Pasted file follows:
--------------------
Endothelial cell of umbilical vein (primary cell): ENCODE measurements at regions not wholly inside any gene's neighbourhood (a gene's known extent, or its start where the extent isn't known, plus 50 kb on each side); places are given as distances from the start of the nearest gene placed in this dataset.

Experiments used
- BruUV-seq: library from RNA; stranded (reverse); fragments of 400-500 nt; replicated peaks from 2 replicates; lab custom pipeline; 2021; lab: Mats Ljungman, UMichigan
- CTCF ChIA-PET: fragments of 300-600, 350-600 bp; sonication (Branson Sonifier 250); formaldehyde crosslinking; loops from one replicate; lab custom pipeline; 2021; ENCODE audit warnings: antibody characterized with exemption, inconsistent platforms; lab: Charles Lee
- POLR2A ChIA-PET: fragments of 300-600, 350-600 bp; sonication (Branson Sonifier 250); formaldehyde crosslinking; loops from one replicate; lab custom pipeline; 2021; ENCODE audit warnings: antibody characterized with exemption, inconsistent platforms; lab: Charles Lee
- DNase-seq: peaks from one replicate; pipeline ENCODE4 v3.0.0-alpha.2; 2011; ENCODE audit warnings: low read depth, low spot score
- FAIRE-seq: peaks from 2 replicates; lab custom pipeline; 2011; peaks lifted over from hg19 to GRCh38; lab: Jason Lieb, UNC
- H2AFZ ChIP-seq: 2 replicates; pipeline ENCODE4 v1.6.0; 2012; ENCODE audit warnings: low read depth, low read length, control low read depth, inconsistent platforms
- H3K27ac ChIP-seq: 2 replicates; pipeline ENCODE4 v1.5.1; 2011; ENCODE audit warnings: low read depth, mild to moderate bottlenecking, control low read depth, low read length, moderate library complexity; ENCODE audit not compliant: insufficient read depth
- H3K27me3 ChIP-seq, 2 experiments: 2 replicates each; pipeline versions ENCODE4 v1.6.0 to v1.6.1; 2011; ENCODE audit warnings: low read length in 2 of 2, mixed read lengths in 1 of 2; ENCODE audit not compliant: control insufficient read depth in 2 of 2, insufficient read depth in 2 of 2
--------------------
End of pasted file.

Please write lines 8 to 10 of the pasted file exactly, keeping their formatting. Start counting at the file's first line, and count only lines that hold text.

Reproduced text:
- H2AFZ ChIP-seq: 2 replicates; pipeline ENCODE4 v1.6.0; 2012; ENCODE audit warnings: low read depth, low read length, control low read depth, inconsistent platforms
- H3K27ac ChIP-seq: 2 replicates; pipeline ENCODE4 v1.5.1; 2011; ENCODE audit warnings: low read depth, mild to moderate bottlenecking, control low read depth, low read length, moderate library complexity; ENCODE audit not compliant: insufficient read depth
- H3K27me3 ChIP-seq, 2 experiments: 2 replicates each; pipeline versions ENCODE4 v1.6.0 to v1.6.1; 2011; ENCODE audit warnings: low read length in 2 of 2, mixed read lengths in 1 of 2; ENCODE audit not compliant: control insufficient read depth in 2 of 2, insufficient read depth in 2 of 2